By Dave Begel Contributing Writer Published Nov 12, 2015 at 1:03 PM

The appointment of Mequon-Thiensville Superintendent Demond Means to help turn around the Milwaukee Public Schools was met with some indifference and some opposition Thursday.

Milwaukee County Executive Chris Abele made the appointment to comply with the Opportunity Schools Program provision in the state budget that requires Abele to appoint a czar with the authority to take over a limited number schools deemed to be poor-performing. The provision allows the new commissioner to take over up to three schools next school year and five the year after that.

Means was appointed by Abele after a months-long search that Abele said he had never asked for. He said that the provision in the budget was a surprise to him.

Means is going to continue as superintendent in Mequon-Thiensville and work with MPS on a part-time basis.

MPS board president Dr. Michael Bonds scoffed at the appointment of Means.

"If fixing things were as simple as naming a part-time superintendent then every urban district in the country would be doing it," he said. "This whole thing is unrealistic.

"I was opposed to this when it was passed in the budget. We have a superintendent who is doing a good job. Do we have more to do? Of course. But we are making progress. It’s not as fast as we would like, but this is a serious job."

Dr. Howard Fuller a former MPS superintendent, said he knew Means and knew "he has a strong commitment to children and to public education."

But a number of education experts contacted by OnMilwaukee Thursday laughed at the idea of having a part-time administrator come in and be expected to fix things.

Fuller said the idea of the part-time superintendent didn’t seem to be "the kind of thing that’s going to be much help."

State Rep. Dale Kooyenga, R-Brookfield was one of the sponsors of the takeover plan.

"If I had my choice Desmond (sic, Means' first name is actually Demond) would not have been my choice," he said. "But we’re willing to give him some time. MPS had made some progress like the Carmen charter school at Pulaski and the plans for Bradley Tech. I think those changes came about as a result of the discussion we have started with this measure.

"As long as they continue those kinds of efforts, then we will give them time. But if you look at a school like Auer Avenue, they have a zero percent reading proficiency. Obviously a new approach is needed there.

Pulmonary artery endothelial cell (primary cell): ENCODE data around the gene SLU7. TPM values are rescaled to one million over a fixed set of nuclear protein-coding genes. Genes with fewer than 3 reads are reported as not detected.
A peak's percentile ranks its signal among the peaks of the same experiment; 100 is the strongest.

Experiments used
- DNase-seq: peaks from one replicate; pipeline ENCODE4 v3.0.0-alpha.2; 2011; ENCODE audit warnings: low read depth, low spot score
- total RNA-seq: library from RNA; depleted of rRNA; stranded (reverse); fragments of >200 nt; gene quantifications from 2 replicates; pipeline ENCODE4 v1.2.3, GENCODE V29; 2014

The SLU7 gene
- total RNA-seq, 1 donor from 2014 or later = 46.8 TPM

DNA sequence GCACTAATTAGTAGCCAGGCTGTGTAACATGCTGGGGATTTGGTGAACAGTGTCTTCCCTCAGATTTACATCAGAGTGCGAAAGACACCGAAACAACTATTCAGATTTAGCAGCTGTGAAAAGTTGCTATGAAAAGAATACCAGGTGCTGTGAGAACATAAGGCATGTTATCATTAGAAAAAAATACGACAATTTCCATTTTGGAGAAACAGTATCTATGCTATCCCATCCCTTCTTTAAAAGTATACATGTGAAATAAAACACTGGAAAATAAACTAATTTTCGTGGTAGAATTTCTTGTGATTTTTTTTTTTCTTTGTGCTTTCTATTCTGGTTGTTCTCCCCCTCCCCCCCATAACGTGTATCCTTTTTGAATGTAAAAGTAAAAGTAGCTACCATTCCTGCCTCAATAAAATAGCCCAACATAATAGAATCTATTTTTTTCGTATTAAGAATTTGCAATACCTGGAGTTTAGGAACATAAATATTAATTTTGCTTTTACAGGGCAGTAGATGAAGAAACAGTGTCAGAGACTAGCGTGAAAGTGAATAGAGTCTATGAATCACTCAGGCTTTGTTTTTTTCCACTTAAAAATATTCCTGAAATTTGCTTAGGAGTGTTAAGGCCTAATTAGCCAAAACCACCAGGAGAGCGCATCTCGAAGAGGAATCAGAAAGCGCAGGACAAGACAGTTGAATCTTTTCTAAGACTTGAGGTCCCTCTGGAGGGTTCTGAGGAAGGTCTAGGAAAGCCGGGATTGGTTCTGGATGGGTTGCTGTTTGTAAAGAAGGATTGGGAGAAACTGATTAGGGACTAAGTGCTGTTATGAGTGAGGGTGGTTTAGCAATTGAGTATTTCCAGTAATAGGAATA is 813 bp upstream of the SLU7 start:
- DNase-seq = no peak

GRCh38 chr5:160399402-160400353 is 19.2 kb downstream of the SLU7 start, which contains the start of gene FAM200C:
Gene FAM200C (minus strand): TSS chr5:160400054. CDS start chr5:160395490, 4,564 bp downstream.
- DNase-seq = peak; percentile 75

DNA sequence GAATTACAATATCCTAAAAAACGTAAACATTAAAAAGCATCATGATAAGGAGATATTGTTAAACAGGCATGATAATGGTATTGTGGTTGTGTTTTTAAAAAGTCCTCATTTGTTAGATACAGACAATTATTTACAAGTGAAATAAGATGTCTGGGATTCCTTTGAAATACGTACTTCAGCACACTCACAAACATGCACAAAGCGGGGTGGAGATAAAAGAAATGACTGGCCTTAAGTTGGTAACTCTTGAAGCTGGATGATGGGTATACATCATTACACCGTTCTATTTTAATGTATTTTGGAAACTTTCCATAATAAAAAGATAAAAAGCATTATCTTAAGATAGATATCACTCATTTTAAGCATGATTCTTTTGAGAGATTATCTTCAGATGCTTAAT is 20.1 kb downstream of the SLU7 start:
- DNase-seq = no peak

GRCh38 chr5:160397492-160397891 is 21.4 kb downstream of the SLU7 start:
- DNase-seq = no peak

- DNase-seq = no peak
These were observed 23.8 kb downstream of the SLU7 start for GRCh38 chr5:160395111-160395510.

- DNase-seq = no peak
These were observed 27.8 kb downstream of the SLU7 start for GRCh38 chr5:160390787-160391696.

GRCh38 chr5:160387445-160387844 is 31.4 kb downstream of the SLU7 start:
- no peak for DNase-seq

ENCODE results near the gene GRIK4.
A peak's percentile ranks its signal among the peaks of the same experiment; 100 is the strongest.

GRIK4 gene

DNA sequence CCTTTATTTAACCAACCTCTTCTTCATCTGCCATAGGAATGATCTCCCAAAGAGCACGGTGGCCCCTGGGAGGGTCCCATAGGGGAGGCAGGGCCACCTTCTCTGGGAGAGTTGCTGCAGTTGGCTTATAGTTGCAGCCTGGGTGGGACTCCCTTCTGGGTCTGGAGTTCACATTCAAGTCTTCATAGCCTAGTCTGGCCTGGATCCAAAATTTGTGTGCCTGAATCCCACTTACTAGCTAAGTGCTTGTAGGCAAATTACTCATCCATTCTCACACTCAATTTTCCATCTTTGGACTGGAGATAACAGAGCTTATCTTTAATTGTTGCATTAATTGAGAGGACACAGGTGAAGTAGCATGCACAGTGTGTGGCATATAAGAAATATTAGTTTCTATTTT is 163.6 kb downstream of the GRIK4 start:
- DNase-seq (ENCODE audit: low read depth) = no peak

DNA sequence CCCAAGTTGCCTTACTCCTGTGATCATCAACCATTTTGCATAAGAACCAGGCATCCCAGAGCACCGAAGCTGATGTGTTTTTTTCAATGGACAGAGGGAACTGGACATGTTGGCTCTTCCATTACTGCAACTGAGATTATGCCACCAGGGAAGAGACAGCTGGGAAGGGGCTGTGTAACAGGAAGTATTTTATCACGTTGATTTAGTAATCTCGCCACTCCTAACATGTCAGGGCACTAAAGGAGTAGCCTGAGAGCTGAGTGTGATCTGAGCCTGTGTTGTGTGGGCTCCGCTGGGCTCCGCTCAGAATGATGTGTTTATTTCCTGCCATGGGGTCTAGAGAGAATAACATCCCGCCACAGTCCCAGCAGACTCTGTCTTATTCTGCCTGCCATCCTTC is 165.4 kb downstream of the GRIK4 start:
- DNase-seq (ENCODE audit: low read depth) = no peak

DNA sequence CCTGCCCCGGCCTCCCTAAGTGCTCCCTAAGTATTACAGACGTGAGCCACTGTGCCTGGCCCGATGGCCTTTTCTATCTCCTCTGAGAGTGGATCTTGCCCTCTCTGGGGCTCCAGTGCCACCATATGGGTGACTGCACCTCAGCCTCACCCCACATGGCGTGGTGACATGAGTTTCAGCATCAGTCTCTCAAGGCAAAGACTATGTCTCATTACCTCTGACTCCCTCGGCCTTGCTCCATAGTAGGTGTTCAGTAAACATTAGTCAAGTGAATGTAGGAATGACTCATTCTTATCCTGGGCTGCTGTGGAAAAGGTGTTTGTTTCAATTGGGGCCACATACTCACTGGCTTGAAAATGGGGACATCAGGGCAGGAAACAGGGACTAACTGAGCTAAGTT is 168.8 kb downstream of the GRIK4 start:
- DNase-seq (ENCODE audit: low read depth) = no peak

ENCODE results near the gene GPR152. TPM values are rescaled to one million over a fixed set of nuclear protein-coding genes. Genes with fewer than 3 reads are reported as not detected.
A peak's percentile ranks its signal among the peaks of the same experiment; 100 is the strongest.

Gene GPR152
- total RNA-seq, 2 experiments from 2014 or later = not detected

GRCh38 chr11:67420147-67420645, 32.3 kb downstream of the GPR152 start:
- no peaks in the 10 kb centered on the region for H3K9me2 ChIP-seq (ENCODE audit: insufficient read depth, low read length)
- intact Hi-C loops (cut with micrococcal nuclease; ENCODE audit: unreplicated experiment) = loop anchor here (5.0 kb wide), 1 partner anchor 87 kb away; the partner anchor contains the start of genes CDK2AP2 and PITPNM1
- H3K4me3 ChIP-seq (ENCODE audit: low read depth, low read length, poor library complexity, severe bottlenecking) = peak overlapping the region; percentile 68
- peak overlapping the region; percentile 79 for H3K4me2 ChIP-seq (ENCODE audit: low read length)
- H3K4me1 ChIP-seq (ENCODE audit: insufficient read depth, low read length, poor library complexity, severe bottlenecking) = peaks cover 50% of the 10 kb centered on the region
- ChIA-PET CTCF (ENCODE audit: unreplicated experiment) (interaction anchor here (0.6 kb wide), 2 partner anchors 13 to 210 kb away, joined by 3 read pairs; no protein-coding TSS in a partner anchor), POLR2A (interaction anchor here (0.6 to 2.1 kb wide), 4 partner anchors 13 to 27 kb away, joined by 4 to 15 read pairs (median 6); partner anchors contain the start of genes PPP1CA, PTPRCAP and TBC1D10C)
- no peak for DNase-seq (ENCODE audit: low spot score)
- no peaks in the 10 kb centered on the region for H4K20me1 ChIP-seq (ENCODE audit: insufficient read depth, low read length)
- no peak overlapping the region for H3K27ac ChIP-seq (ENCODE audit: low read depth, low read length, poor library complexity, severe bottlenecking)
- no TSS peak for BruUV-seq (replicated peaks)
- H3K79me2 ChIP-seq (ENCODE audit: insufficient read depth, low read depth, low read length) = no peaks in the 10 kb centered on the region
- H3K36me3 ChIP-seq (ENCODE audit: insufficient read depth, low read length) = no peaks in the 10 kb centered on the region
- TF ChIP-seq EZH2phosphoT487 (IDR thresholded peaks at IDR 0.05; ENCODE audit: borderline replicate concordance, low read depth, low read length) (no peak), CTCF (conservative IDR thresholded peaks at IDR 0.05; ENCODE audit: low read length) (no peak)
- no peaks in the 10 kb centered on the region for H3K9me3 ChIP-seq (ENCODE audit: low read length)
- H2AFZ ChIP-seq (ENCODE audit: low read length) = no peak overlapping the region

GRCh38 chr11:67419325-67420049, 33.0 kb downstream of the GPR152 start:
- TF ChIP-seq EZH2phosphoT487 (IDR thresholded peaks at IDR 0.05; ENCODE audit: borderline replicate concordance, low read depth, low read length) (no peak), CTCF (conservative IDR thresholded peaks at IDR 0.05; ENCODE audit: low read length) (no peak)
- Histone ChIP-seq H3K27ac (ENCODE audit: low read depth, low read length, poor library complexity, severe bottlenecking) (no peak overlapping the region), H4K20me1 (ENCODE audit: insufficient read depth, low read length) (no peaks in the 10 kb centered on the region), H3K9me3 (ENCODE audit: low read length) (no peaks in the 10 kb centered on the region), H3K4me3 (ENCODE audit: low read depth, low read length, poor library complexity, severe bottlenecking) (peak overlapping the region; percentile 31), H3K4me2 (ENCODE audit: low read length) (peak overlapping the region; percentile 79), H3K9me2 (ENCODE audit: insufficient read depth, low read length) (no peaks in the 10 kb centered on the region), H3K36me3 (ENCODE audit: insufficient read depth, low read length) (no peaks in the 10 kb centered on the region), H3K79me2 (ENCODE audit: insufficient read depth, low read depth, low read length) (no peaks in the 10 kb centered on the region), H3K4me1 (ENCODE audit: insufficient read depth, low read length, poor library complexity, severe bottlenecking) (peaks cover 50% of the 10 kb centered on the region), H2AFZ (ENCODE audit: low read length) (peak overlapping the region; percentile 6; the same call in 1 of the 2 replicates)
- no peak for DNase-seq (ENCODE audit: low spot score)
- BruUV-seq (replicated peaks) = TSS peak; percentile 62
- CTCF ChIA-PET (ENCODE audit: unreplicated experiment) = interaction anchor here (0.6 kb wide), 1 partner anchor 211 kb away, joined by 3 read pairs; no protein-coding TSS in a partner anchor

"I’m willing to give Desmond (sic) the benefit of the doubt. I think he and Donald Driver, I mean Darienne (Driver, the MPS Superintendent),  need to go faster in reforming the district."

Alan Borsuk, a former education reporter who is now a respected fellow in the Marquette Law School, specializes in education reform.

"Demond is a committed guy to urban education," Borsuk said. "He’s engaging and smart and he’s wanted to get into MPS for a long time. Several years ago he said his goal in life was the be the superintendent in MPS.

"He’s a public school guy.  If they are looking for someone to turn the district on its head for reform, he’s not the guy to do that."

Dave Begel Contributing Writer

With a history in Milwaukee stretching back decades, Dave tries to bring a unique perspective to his writing, whether it's sports, politics, theater or any other issue.

He's seen Milwaukee grow, suffer pangs of growth, strive for success and has been involved in many efforts to both shape and re-shape the city. He's a happy man, now that he's quit playing golf, and enjoys music, his children and grandchildren and the myriad of sports in this state. He loves great food and hates bullies and people who think they are smarter than everyone else.

This whole Internet thing continues to baffle him, but he's willing to play the game as long as keeps lending him a helping hand. He is constantly amazed that just a few dedicated people can provide so much news and information to a hungry public.

Despite some opinions to the contrary, Dave likes most stuff. But he is a skeptic who constantly wonders about the world around him. So many questions, so few answers.